But I may have to include one or two sad songs, to keep people … er, happy! Because, apparently, negative emotions are addictive – activating the exact same beta-endorphine and dopamine pathways in our brains that heroin does! Here is a great article on TinyBuddha on what to do about it if you are a negaholic (yes, that is a word!).
Meanwhile, I have certain songs I simply won’t sing because I can’t mean them. “Don’t Explain,” for example. Are you kidding? “Skip that lipstick…?” I don’t think so! And if you can’t come up with a convincing explanation (what is amazing here is that you might think there IS one!) I will be a private detective until I find out whose it is. Now that I am with someone “perfect” (well, except for the hoarding!), I know that if you have to ask the question, you already know the answer. And having got used to a “good” one, and perhaps broken my addiction to that other kind, just looking at that other kind turns my stomach, like smoking does now that I’ve not had a ciggie for years!
In related news, I am on a “Negativity Fast” – you are not allowed to say anything negative for seven days and if you do, you have to start again from the beginning. Which is hard (in fact, just saying that might mean I have to start again from Day One – let alone bringing up the hoarding!). I’m on about Day … okay, I’m on Day One (again!). But it’s great to keep trying and be aware of it. And every night I list ten things I am grateful for. On my list today, I am super grateful to be going to Vienna for the weekend on the 15th to stay with one of my very best friends/kinda-sorta spiritual guru, singer-saxophonist Sheila Cooper – I will be recording one of her songs on my next album – followed by singing at Pizza Express and eating my favorite pizza, the FIorentina. Here we are the last time I was there.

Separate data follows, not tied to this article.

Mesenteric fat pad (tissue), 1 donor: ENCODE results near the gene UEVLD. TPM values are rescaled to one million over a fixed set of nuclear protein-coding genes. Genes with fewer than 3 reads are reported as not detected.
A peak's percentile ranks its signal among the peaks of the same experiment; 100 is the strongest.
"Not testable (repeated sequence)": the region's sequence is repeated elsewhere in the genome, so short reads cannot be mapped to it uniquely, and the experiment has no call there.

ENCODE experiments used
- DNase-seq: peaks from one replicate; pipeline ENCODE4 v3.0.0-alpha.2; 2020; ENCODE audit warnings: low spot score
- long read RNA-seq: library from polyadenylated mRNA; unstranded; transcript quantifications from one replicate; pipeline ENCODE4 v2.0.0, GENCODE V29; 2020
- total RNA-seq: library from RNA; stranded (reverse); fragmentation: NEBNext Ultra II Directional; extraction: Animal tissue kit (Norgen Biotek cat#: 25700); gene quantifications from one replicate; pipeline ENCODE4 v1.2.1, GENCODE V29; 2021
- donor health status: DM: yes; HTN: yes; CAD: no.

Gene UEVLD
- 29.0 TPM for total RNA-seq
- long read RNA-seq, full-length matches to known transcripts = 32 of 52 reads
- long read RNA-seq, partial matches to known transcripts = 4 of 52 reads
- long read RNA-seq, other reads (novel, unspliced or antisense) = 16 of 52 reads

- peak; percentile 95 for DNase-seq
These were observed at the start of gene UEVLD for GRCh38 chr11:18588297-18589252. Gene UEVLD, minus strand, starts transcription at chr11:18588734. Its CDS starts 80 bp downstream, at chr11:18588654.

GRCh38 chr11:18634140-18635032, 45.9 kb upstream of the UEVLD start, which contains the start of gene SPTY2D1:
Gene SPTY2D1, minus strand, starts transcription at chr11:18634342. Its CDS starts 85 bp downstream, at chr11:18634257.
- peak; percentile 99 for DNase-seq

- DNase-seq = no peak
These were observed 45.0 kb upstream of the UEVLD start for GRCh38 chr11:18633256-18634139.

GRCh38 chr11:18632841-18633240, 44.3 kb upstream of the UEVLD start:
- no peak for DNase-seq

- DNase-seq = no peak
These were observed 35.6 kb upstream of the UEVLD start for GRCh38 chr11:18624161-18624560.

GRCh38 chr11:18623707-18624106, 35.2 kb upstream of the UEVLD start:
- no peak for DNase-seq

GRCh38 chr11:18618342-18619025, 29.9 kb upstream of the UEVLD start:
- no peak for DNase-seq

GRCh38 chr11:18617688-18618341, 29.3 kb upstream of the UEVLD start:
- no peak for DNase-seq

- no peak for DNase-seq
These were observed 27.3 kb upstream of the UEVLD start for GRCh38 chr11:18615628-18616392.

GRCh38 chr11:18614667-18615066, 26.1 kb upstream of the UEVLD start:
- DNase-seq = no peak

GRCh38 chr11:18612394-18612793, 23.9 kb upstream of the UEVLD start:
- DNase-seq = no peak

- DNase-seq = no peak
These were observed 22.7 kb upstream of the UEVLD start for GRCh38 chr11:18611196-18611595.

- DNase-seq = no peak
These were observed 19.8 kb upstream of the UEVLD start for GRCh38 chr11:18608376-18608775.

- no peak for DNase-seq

It was such fun playing the London Jazz Festival, which was sold out! Two separate sets – they turned the house – and amazing audiences. The first set they were so quiet I wasn’t sure if they were even enjoying it (yikes!) but in the break so many people said they loved it and even cried (one person was “transformed” they said!) that I realized yes, British people are kind of shy – unless, of course, they are football hooligans (hopefully, the hooligans will be at the world cup).
There was a mini review of the second set at the Jazz Festival in LondonJazzNews: I have helpfully included it in its mini entirety below, but please do google Mini Reviews and LondonJazzNews to read more festival mini reviews, including Chris Potter, Jameo Brown and more. My friend Sue Edwards had requested I do the song, even though I wasn’t prepared and suddenly thought, Crikey! Will I remember the lyrics, it has been so long. But looking into Winston’s eyes reminded me. We used to sing it on every gig (about once a year).HERE is a 2009 version of us doing it.
“Tessa Souter, Pizza Express Jazz Club (18 November) A really beautiful, surprise a cappella duet from Tessa Souter and her drummer Winston Clifford at Pizza Express Jazz Club on Saturday night. Tessa’s version of Wayne Shorter’s Ana Maria (with her own lyrics) was also very moving.” (John Watson)